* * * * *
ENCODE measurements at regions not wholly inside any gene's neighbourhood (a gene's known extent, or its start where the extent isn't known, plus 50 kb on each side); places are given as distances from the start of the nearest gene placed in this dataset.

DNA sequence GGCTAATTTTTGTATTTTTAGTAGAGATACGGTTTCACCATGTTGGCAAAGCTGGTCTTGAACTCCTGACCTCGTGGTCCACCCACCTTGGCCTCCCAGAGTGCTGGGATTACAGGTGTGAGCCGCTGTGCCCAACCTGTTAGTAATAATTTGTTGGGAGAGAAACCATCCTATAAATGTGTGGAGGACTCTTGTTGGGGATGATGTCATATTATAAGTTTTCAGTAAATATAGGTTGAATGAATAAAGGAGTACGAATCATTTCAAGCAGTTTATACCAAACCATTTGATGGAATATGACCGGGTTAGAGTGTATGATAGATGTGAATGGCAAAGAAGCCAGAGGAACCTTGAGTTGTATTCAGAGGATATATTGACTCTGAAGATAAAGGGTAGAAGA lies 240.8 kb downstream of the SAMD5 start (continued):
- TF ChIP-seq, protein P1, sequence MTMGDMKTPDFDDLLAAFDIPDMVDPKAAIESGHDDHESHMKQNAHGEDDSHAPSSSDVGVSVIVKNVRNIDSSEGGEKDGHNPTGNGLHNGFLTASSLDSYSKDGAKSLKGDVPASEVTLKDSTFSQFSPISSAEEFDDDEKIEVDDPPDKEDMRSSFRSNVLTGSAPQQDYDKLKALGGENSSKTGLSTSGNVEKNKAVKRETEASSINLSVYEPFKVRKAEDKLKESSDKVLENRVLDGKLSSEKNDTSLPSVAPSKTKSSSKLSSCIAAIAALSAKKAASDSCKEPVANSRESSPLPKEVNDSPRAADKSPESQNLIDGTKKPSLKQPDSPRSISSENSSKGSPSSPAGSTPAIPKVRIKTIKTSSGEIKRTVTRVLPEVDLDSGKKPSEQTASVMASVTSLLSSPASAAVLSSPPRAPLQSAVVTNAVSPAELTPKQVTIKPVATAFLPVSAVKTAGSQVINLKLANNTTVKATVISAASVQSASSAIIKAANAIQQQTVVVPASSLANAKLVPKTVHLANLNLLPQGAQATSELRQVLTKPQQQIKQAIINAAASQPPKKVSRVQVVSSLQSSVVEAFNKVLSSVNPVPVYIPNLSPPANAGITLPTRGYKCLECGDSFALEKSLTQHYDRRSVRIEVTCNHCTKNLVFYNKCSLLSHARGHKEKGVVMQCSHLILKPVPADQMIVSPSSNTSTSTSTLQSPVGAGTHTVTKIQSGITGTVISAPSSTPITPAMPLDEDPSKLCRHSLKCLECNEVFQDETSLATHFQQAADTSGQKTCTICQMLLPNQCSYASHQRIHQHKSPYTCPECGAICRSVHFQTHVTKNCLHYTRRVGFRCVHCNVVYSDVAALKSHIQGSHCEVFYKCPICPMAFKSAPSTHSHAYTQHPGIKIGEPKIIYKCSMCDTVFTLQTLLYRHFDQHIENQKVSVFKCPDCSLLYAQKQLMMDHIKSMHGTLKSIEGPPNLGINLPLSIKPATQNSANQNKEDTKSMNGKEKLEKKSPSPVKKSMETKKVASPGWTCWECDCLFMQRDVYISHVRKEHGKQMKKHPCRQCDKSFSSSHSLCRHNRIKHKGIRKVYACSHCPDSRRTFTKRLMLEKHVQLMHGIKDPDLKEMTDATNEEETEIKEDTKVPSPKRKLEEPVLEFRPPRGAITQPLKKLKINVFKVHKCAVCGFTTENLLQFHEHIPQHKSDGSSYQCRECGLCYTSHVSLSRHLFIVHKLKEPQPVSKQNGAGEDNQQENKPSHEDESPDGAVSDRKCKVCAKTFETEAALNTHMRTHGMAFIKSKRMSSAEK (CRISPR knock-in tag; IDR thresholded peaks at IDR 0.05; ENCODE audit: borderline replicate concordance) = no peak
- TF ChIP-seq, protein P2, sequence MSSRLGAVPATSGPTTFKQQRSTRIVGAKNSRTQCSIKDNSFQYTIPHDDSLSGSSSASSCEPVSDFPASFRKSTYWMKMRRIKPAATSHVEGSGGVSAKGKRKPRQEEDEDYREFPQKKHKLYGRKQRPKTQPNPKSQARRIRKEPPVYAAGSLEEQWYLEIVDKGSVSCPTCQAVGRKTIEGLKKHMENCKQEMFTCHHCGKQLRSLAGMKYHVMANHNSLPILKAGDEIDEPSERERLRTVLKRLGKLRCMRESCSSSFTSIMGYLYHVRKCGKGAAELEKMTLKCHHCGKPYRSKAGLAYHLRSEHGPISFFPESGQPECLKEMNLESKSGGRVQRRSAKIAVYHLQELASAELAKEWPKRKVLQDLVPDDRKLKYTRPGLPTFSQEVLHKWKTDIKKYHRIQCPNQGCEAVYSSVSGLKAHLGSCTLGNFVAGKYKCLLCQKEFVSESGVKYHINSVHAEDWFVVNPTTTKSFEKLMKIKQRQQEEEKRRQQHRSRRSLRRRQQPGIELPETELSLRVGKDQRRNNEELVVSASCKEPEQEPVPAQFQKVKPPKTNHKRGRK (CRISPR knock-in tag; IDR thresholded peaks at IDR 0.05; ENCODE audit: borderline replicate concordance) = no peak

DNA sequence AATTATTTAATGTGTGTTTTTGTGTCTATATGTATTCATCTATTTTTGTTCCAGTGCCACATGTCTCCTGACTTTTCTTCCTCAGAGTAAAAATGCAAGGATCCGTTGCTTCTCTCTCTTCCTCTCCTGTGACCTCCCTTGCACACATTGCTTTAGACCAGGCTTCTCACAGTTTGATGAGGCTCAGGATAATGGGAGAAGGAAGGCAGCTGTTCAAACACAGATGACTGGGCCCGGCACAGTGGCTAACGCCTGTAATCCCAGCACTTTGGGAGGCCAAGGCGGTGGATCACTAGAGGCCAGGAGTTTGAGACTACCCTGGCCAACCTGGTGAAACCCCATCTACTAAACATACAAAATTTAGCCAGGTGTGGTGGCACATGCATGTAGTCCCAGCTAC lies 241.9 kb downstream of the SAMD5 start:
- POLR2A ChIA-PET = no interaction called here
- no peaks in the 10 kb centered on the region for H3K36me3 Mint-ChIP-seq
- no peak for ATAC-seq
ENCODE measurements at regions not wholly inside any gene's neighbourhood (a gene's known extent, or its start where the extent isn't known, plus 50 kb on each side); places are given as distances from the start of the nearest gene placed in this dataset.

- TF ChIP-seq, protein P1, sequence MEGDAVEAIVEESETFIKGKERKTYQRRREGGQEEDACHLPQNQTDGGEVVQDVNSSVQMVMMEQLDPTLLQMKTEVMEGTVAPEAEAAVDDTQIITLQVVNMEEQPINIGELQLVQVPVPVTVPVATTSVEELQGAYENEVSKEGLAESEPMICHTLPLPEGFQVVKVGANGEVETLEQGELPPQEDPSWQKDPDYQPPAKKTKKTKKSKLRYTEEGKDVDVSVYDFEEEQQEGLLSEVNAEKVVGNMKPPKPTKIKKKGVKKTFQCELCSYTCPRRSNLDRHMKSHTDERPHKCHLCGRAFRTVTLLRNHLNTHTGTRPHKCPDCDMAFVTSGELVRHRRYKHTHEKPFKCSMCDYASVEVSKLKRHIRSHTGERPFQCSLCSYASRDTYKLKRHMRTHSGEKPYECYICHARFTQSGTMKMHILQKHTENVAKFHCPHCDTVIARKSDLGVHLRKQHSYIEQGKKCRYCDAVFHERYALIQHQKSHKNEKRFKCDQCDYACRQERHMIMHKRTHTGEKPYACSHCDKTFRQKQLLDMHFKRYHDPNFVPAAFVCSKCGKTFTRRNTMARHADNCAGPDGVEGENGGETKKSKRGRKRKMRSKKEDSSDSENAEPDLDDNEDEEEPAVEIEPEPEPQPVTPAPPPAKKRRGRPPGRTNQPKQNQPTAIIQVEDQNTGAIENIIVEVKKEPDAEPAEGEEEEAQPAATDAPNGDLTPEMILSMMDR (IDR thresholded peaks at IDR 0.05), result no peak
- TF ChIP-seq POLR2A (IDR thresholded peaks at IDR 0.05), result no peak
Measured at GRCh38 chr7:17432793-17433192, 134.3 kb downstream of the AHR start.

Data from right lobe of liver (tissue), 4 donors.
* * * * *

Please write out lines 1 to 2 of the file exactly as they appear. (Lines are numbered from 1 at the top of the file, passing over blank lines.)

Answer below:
ENCODE measurements at regions not wholly inside any gene's neighbourhood (a gene's known extent, or its start where the extent isn't known, plus 50 kb on each side); places are given as distances from the start of the nearest gene placed in this dataset.

DNA sequence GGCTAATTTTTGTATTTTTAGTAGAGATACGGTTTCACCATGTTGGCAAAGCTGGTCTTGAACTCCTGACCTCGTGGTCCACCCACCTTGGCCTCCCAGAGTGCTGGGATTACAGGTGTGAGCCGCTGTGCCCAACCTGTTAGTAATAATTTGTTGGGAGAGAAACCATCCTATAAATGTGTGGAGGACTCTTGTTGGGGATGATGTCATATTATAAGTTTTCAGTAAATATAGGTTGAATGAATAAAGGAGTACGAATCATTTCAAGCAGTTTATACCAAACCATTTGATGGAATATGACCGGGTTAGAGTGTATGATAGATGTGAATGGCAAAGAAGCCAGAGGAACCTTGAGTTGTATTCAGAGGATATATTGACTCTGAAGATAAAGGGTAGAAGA lies 240.8 kb downstream of the SAMD5 start (continued):